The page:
Ye cannot say, when ye are brought to that awful crisis, that I will repent, that I will return to my God. Nay, ye cannot say this; for that same spirit which doth possess your bodies at the time that ye go out of this life, that same spirit will have power to possess your body in that eternal world. 
For behold, if ye have procrastinated the day of your repentance even until death, behold, ye have become subjected to the spirit of the devil, and he doth seal you his; therefore, the Spirit of the Lord hath withdrawn from you, and hath no place in you, and the devil hath all power over you; and this is the final state of the wicked. (Alma 34:32-35)

Procrastinating the Day

Now, if the point is to become redeemed by our Redeemer—and it is—then what is Satan’s best strategy? Well, he’s got to keep that from happening. But since he cannot ever directly prevent us from seeking the Lord, he has to be much more subtle. He has to distract us by diverting our attention. The key is in the scripture above—he just needs us to procrastinate.

In Part 2, we’ll examine the subtle, but highly effective tactics Satan uses to encourage our procrastination and divert our focus from the prize. He's more subtle than you might think.

For where your treasure is, there will your heart be also.


  1. Great stuff! In my ward, the bishopric (where I'm currently a counsellor) gave the invitation and the challenge to read the Book of Mormon during the remainder of the year, much like GBH did back in '05. I feel that I need to take the BoM more seriously and will not procrastinate. Thanks for your timely message.

    1. Great news! Here's hoping the emphasis will not only be on reading, but on actually studying and searching the Book of Mormon. Then courageously accepting and acting upon what it says.

    2. Yes, Adrian, that would be the best outcome. For now, just the reading will do us good. But for me and my house, we aim higher. I try to gather my thoughts on my blog (it's in Swedish, though) - Keep up the good work!

  2. Well said, Adrian. Any post that includes your confession of being a fool gains a bit of credibility in my book. We're all fools before God.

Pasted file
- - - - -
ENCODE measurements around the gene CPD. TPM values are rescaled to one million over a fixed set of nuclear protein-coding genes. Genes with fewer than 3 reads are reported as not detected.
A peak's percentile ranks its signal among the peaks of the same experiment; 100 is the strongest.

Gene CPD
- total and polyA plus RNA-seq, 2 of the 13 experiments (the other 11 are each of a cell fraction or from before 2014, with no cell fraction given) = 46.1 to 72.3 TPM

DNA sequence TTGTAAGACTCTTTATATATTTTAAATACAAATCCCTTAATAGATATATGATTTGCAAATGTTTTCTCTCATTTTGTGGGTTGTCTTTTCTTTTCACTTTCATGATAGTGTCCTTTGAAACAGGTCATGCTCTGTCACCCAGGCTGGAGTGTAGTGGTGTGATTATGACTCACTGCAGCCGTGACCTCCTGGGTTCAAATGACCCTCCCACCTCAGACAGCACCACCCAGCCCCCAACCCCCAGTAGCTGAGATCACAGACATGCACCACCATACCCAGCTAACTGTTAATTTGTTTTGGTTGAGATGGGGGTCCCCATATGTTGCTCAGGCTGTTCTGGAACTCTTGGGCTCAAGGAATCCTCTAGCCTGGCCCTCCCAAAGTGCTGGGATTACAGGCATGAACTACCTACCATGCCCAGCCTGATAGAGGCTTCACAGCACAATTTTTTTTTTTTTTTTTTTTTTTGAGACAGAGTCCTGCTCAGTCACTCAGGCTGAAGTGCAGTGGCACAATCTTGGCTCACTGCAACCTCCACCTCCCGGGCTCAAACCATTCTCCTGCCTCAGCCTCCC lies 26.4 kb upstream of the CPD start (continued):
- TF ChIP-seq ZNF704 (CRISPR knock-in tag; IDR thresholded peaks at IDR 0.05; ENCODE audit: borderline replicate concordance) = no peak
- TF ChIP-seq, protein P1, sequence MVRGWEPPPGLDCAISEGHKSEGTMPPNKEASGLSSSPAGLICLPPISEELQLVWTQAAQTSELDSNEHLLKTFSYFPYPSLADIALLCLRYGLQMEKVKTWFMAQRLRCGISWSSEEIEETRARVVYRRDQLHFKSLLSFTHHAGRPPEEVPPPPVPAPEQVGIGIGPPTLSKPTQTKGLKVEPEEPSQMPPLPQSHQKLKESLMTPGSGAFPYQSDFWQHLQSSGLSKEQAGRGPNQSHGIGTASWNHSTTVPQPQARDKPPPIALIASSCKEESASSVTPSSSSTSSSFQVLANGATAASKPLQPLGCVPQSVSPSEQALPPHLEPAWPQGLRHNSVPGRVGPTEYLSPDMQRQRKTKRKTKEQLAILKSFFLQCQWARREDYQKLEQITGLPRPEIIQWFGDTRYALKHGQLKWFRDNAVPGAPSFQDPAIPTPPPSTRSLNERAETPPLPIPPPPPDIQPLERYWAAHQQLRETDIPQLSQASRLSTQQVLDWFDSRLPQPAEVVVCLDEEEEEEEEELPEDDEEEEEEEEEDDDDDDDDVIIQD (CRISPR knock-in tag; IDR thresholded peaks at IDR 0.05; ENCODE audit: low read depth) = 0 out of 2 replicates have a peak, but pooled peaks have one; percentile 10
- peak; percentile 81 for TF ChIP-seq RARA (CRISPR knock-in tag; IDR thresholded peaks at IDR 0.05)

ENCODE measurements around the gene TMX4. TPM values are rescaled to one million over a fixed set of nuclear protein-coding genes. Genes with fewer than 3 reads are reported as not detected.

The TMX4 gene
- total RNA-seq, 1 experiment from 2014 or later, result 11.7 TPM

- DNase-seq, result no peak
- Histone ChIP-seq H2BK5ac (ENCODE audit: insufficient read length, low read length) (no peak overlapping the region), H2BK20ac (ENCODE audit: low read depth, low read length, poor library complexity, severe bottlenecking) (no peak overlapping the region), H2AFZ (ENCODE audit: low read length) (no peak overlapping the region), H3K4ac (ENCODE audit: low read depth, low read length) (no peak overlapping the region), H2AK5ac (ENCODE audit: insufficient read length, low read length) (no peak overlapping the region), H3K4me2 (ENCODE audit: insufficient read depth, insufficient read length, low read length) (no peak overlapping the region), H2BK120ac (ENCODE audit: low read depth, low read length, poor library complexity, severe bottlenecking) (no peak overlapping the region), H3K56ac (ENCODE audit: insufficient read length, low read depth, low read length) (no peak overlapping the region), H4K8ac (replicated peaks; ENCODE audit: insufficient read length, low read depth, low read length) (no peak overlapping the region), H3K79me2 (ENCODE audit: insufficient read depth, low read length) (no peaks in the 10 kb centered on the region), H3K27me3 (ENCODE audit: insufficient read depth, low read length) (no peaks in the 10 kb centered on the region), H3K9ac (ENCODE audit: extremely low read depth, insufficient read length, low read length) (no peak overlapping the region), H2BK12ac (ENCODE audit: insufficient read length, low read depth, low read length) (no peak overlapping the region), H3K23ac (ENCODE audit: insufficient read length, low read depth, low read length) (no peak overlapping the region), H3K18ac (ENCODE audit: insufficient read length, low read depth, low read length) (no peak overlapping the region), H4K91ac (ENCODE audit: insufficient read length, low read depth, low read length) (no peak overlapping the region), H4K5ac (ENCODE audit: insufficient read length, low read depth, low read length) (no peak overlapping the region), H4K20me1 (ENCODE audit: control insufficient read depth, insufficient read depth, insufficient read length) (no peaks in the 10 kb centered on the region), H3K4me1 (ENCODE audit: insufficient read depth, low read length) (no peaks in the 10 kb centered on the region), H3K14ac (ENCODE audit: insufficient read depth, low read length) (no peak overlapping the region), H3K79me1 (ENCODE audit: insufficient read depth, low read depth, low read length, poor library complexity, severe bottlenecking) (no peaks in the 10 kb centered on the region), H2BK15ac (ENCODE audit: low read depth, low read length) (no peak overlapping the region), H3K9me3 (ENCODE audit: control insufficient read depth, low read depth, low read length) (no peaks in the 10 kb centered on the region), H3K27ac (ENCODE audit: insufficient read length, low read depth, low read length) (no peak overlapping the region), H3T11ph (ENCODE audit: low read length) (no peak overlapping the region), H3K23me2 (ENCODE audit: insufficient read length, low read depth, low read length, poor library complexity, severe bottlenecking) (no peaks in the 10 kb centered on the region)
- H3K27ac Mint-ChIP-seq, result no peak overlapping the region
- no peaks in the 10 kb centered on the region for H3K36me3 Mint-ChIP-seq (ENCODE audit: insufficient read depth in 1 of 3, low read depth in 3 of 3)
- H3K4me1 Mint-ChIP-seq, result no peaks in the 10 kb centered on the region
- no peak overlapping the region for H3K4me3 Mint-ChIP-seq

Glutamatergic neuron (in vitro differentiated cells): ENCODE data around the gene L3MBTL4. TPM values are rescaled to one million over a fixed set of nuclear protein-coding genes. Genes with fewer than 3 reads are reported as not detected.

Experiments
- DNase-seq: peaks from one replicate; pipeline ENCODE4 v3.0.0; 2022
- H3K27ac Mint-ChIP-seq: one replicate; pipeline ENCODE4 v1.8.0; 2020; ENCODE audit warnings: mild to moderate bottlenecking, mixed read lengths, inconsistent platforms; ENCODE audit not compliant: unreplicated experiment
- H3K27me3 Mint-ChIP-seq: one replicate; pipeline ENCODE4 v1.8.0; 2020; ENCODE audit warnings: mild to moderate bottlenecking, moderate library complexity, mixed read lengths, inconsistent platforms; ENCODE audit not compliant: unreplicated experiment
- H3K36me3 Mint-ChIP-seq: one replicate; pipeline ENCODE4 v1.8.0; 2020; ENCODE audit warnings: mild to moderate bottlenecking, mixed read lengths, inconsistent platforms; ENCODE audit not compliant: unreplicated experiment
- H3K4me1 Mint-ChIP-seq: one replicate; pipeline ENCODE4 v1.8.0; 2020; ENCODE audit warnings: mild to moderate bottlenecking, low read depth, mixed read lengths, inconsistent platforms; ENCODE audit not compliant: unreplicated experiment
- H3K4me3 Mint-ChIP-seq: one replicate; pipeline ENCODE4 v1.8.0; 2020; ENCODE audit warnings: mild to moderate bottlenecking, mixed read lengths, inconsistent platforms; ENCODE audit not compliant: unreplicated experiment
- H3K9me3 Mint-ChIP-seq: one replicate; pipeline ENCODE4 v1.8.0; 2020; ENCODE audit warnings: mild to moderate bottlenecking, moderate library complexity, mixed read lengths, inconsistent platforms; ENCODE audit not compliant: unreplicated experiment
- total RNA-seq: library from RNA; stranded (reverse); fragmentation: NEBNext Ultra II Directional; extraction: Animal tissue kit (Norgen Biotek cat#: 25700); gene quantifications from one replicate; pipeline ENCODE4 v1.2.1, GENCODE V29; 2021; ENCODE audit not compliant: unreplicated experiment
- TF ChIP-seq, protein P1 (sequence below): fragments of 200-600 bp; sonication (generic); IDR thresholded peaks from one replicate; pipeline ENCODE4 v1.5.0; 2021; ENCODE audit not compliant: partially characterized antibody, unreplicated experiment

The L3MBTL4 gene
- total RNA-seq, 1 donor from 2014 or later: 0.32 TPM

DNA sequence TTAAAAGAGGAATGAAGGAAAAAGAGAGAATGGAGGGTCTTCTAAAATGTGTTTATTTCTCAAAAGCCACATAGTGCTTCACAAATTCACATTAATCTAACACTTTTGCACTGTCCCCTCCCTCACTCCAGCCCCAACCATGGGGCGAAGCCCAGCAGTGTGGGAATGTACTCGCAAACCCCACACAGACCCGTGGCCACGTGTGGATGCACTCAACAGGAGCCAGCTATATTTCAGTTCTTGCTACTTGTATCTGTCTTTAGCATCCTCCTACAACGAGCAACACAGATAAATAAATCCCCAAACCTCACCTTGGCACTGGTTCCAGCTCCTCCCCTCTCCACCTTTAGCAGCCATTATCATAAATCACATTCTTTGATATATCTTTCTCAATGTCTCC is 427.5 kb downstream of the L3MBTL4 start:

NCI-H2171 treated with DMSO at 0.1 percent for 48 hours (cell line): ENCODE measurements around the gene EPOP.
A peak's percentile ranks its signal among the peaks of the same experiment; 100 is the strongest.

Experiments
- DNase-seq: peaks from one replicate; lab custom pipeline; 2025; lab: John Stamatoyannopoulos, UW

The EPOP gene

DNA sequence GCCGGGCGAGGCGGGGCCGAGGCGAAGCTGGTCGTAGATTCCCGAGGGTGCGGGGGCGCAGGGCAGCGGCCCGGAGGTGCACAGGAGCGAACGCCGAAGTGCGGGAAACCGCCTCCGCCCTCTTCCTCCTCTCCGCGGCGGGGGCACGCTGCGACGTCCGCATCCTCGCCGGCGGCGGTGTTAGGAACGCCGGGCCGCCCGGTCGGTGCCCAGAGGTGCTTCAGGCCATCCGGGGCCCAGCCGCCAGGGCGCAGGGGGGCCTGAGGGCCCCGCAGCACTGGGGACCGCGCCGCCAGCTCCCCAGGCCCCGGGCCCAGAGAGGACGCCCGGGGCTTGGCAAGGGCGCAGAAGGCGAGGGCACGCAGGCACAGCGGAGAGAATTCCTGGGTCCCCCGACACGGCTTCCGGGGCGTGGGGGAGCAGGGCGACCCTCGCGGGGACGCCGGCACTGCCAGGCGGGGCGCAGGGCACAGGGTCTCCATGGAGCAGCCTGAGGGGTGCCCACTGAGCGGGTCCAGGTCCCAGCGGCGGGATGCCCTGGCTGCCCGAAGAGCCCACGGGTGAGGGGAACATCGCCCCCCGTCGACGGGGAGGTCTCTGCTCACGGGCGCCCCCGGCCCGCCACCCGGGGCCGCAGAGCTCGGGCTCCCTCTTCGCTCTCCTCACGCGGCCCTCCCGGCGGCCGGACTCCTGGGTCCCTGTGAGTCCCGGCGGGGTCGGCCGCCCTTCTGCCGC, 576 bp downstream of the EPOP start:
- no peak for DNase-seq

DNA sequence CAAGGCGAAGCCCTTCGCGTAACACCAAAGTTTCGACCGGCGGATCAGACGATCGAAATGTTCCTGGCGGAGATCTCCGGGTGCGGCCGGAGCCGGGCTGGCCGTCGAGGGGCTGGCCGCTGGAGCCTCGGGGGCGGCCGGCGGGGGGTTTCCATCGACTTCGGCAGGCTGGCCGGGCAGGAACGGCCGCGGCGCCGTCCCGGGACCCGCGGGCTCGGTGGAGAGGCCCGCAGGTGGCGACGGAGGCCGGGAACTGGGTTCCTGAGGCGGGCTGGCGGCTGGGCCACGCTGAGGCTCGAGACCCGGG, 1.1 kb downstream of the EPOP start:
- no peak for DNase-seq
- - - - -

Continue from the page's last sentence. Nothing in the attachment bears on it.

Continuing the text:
Thinking back to my upbringing it seems like there was a pride in having the Book of Mormon and a need to defend it against outside attacks but only a modest effort to actually apply its teachings to our lives. Until running across the remnant believers in the last several years I'd never heard anyone even hint at conversing with the Lord through the veil and being redeemed. The traditions of our fathers told us that that sacred experience was, perhaps, saved for exceptionally spiritual leaders.

    We'd wait with a certain expectation for new and glorious insights to emerge from General Conference only to hear more of the same tepid inspirational messages. Ezra Taft Benson's rich, clear warning against pride in 1989 stood out as a call to me to humble myself and a hope for conference addresses with substance. It wasn't until much later that I started to wonder about the speakers quoting each other and their predecessors.

    In the case of Benson's landmark sermon on pride, I was doubly disappointed to learn several years ago that his daughter-in-law, May Benson, actually wrote the talk and she cribbed most of it from C.S. Lewis' book, Mere Christianity from the chapter titled, The Great Sin. Lewis must have chuckled to see his writing appear under the name of a Mormon church president.

    All of which fits with the warnings found in the Book of Mormon. We gentiles are a proud, mischievous lot, given to self-congratulation and enjoying sin as much as anyone out other. We need to plead for forgiveness and the faith to dig into the Book of Mormon so the spirit can guide each of us to becoming redeemed.

    1. You ought to read Mr. Lewis's book, particularly the chapter you cite. He covers only one aspect of pride included in Presient Benon's talk and his main point is quoted and cited. I can't answer to your other claim that someone else wrote Presient Benson's talk, but your inaccuracy regarding the origin of the content makes me doubt the accuracy of this claim as well.

    2. Johanna, I'll chime in here that I've read Mere Christianity several times. It's one of my favorites. Benson's talk does indeed borrow heavily from Lewis's ideas, though, as you point out, the Benson talk has additional material not included in Lewis.

      It's ironic that everyone refers to Benson's talk, yet President Benson didn't write it, deliver it, and may not have even read it. At the time his health was very poor and he was often incoherent. According to Benson's grandson, the talk was written by May Benson. It was delivered by Gordon Hinckley at general conference.

      Great talk, though, with some excellent points, no matter the source.

  3. 27 Yea, wo be unto him that saith: We have received, and we need no more!

    28 And in fine, wo unto all those who tremble, and are angry because of the truth of God! For behold, he that is built upon the rock receiveth it with gladness; and he that is built upon a sandy foundation trembleth lest he shall fall.